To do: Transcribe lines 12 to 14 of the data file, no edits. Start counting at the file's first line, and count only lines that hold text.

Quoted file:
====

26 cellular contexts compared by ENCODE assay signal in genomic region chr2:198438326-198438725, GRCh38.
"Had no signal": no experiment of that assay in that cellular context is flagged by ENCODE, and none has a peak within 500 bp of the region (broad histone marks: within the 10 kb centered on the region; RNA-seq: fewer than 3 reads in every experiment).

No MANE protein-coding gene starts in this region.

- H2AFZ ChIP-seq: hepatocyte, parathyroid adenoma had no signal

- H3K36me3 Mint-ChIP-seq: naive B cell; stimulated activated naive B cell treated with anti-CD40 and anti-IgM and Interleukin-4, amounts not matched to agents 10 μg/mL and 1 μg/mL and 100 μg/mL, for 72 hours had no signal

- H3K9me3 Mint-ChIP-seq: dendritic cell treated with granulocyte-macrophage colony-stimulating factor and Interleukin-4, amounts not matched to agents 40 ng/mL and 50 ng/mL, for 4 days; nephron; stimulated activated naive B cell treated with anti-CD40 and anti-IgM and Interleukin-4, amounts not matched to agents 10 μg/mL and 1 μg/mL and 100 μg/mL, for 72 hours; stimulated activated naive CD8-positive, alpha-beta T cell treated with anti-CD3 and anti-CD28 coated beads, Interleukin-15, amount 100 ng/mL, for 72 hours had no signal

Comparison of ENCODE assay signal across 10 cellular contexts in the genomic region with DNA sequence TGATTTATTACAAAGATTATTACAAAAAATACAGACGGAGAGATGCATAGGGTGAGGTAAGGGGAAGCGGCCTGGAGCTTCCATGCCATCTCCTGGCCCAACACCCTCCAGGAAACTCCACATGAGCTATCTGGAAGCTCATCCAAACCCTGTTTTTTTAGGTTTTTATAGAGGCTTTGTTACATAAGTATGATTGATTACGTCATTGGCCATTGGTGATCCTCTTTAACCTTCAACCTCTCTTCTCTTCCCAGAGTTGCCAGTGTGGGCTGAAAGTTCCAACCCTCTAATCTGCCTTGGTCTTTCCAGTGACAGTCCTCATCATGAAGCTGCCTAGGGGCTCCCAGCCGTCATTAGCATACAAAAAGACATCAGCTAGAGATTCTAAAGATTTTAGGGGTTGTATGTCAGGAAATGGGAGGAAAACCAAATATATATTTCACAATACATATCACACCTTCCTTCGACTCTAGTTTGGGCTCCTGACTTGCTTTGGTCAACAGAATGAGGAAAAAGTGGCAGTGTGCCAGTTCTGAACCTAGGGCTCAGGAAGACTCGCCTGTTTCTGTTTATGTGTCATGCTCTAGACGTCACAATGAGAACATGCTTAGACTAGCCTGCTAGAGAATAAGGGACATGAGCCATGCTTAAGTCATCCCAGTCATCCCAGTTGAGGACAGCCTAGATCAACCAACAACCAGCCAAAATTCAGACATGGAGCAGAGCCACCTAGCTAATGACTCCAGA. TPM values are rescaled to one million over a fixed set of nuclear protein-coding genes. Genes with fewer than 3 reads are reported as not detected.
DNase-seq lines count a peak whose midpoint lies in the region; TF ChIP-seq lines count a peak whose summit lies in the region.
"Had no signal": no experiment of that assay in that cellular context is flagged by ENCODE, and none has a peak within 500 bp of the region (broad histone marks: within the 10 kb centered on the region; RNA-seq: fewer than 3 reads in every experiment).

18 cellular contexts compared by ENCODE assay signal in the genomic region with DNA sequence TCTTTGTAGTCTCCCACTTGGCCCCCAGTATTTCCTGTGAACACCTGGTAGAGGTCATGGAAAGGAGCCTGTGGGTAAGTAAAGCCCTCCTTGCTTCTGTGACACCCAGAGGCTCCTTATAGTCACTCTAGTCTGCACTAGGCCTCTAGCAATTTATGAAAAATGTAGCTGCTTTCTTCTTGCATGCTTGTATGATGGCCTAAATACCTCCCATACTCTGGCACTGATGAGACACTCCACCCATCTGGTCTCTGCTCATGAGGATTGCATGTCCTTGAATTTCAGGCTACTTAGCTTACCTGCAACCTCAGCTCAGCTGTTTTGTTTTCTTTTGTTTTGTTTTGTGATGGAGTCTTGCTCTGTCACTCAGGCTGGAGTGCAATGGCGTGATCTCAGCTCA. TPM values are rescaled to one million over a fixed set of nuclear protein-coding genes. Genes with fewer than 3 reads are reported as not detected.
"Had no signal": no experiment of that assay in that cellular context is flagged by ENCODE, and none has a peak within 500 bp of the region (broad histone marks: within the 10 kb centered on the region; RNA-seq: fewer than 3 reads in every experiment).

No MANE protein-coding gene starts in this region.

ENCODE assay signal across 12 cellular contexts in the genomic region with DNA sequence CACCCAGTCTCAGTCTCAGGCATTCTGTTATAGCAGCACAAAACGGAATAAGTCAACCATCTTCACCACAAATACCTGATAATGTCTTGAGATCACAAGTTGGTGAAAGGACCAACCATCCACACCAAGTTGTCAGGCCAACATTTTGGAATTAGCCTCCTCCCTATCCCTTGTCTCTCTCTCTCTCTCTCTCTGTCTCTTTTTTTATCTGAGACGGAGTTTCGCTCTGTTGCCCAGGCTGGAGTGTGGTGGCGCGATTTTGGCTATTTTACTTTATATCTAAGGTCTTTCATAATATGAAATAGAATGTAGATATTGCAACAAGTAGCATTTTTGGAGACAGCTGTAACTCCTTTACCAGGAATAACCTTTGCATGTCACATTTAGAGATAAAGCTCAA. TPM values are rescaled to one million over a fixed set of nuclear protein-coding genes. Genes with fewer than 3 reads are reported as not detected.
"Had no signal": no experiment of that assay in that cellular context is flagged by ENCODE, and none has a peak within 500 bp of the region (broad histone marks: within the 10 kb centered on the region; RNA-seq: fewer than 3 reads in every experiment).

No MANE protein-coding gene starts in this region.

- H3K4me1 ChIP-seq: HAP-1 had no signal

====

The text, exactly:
No MANE protein-coding gene starts in this region.

ENCODE assay signal across 12 cellular contexts in the genomic region with DNA sequence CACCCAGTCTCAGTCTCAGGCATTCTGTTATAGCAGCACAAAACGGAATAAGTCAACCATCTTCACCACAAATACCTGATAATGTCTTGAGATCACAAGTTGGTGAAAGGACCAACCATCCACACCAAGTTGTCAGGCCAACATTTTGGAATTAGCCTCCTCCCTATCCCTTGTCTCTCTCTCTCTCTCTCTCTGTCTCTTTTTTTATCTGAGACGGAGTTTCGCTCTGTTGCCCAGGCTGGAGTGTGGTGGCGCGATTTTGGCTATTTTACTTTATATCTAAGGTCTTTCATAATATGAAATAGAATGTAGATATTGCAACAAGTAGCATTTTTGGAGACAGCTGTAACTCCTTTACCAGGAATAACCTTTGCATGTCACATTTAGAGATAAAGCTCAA. TPM values are rescaled to one million over a fixed set of nuclear protein-coding genes. Genes with fewer than 3 reads are reported as not detected.
"Had no signal": no experiment of that assay in that cellular context is flagged by ENCODE, and none has a peak within 500 bp of the region (broad histone marks: within the 10 kb centered on the region; RNA-seq: fewer than 3 reads in every experiment).